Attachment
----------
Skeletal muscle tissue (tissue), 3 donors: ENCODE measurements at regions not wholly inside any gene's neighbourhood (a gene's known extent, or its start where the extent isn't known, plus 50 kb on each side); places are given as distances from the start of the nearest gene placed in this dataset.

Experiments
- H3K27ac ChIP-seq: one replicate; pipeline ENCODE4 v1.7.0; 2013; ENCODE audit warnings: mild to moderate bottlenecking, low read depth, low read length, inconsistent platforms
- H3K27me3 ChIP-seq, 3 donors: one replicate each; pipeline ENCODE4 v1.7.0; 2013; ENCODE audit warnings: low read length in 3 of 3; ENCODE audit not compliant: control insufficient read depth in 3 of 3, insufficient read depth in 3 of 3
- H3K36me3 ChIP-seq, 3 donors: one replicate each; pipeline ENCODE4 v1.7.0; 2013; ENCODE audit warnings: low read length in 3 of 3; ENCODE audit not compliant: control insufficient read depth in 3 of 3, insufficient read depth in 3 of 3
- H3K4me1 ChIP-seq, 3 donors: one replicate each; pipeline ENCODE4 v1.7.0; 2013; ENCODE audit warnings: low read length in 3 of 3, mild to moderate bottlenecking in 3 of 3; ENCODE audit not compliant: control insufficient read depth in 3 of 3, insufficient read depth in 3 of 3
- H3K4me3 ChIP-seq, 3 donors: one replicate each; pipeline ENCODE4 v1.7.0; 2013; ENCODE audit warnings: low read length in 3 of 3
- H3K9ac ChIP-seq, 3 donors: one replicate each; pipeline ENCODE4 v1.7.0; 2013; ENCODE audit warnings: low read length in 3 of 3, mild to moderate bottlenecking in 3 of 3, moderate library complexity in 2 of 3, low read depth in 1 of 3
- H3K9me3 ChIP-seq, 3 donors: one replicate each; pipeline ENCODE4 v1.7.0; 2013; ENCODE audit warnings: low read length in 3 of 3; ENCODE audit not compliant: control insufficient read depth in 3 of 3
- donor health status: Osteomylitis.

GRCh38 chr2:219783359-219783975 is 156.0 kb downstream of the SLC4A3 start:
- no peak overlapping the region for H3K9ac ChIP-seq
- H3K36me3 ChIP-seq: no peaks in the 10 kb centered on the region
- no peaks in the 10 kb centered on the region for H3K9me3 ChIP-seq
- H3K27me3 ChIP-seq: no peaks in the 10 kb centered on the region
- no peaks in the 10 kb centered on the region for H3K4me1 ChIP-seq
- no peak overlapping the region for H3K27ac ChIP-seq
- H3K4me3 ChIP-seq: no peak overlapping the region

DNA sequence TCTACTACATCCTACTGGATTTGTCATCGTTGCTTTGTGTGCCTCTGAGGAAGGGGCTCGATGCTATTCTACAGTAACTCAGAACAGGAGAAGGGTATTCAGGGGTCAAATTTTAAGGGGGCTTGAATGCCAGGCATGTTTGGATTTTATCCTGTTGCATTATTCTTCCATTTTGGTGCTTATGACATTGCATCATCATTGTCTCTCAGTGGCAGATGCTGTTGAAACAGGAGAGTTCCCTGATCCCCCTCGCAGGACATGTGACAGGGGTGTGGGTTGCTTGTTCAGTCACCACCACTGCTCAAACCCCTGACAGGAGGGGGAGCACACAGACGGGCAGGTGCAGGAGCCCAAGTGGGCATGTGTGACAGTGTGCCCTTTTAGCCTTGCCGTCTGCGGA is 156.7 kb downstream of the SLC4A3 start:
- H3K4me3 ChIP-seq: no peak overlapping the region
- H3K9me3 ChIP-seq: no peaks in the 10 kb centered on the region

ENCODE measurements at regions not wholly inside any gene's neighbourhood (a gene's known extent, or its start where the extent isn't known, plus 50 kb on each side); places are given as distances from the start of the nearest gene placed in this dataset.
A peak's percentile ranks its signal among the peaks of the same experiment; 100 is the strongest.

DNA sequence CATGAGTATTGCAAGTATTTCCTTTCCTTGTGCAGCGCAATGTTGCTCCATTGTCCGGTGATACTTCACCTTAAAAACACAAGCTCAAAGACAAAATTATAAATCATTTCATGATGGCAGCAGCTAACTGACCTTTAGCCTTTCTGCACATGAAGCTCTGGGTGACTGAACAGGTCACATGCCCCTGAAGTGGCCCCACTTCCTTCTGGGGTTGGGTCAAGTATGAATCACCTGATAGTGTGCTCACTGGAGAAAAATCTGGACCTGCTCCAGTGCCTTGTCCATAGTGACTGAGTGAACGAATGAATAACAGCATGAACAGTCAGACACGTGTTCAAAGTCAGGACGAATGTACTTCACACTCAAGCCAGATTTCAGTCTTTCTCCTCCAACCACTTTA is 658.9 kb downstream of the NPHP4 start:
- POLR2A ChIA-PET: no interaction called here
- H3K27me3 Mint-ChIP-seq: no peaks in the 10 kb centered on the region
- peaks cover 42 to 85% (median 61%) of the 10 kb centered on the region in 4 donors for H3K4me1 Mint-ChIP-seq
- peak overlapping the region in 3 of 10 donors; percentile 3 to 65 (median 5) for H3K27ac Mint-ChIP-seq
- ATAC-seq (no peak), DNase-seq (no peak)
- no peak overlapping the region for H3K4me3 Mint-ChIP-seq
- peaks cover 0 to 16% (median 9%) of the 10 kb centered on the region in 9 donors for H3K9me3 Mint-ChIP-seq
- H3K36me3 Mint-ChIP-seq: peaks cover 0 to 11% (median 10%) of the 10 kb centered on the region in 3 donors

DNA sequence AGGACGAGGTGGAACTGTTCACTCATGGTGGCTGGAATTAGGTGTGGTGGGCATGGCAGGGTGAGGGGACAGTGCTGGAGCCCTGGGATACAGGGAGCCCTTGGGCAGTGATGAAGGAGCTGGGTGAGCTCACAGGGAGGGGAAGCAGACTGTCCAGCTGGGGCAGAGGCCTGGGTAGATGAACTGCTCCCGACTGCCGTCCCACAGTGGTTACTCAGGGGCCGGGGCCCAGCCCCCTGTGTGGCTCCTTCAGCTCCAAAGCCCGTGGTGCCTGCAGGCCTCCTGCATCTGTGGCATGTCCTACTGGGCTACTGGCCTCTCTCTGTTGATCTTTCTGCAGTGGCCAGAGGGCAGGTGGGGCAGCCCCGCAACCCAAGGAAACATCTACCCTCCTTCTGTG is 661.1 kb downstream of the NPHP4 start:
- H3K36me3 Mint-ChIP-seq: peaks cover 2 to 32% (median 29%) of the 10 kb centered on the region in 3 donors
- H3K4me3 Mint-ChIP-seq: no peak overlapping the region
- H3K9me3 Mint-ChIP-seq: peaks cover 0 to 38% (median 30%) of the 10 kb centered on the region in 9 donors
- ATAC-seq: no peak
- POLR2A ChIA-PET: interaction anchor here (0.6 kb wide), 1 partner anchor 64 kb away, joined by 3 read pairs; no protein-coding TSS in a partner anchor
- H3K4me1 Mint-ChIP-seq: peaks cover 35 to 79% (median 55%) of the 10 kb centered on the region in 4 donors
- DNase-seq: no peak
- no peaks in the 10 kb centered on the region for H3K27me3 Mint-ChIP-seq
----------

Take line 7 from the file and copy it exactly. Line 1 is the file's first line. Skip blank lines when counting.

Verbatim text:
- H3K4me3 ChIP-seq, 3 donors: one replicate each; pipeline ENCODE4 v1.7.0; 2013; ENCODE audit warnings: low read length in 3 of 3